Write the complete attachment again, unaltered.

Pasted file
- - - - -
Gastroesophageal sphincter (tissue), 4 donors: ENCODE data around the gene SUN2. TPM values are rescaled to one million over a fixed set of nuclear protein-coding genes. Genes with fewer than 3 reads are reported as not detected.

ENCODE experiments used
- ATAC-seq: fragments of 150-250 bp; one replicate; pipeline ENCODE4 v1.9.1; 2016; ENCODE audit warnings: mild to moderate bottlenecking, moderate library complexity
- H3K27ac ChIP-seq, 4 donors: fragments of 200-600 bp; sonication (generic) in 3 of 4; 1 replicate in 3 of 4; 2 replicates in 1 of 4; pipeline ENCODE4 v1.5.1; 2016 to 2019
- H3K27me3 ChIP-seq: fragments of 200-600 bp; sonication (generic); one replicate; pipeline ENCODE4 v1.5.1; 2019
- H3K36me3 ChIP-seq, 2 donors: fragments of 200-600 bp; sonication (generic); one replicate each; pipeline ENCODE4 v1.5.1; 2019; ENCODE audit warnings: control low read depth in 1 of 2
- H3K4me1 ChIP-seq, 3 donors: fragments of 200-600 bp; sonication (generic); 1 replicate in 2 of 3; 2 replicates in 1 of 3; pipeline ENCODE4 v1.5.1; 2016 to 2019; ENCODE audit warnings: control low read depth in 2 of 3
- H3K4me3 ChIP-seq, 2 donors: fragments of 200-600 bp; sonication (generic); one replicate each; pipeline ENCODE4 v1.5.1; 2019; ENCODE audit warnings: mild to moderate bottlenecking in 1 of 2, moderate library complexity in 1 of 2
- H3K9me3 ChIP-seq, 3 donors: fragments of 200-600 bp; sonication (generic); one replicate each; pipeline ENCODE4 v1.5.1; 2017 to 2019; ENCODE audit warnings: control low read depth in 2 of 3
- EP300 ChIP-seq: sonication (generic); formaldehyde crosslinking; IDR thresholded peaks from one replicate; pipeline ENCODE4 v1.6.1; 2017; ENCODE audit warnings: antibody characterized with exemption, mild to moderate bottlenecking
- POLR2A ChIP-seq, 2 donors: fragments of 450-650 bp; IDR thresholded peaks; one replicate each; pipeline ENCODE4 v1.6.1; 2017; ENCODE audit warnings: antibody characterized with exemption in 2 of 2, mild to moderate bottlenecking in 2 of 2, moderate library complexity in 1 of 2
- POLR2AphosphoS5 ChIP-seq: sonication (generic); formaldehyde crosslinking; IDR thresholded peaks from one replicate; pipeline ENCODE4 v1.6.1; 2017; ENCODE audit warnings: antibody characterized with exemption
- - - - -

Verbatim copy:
Gastroesophageal sphincter (tissue), 4 donors: ENCODE data around the gene SUN2. TPM values are rescaled to one million over a fixed set of nuclear protein-coding genes. Genes with fewer than 3 reads are reported as not detected.

ENCODE experiments used
- ATAC-seq: fragments of 150-250 bp; one replicate; pipeline ENCODE4 v1.9.1; 2016; ENCODE audit warnings: mild to moderate bottlenecking, moderate library complexity
- H3K27ac ChIP-seq, 4 donors: fragments of 200-600 bp; sonication (generic) in 3 of 4; 1 replicate in 3 of 4; 2 replicates in 1 of 4; pipeline ENCODE4 v1.5.1; 2016 to 2019
- H3K27me3 ChIP-seq: fragments of 200-600 bp; sonication (generic); one replicate; pipeline ENCODE4 v1.5.1; 2019
- H3K36me3 ChIP-seq, 2 donors: fragments of 200-600 bp; sonication (generic); one replicate each; pipeline ENCODE4 v1.5.1; 2019; ENCODE audit warnings: control low read depth in 1 of 2
- H3K4me1 ChIP-seq, 3 donors: fragments of 200-600 bp; sonication (generic); 1 replicate in 2 of 3; 2 replicates in 1 of 3; pipeline ENCODE4 v1.5.1; 2016 to 2019; ENCODE audit warnings: control low read depth in 2 of 3
- H3K4me3 ChIP-seq, 2 donors: fragments of 200-600 bp; sonication (generic); one replicate each; pipeline ENCODE4 v1.5.1; 2019; ENCODE audit warnings: mild to moderate bottlenecking in 1 of 2, moderate library complexity in 1 of 2
- H3K9me3 ChIP-seq, 3 donors: fragments of 200-600 bp; sonication (generic); one replicate each; pipeline ENCODE4 v1.5.1; 2017 to 2019; ENCODE audit warnings: control low read depth in 2 of 3
- EP300 ChIP-seq: sonication (generic); formaldehyde crosslinking; IDR thresholded peaks from one replicate; pipeline ENCODE4 v1.6.1; 2017; ENCODE audit warnings: antibody characterized with exemption, mild to moderate bottlenecking
- POLR2A ChIP-seq, 2 donors: fragments of 450-650 bp; IDR thresholded peaks; one replicate each; pipeline ENCODE4 v1.6.1; 2017; ENCODE audit warnings: antibody characterized with exemption in 2 of 2, mild to moderate bottlenecking in 2 of 2, moderate library complexity in 1 of 2
- POLR2AphosphoS5 ChIP-seq: sonication (generic); formaldehyde crosslinking; IDR thresholded peaks from one replicate; pipeline ENCODE4 v1.6.1; 2017; ENCODE audit warnings: antibody characterized with exemption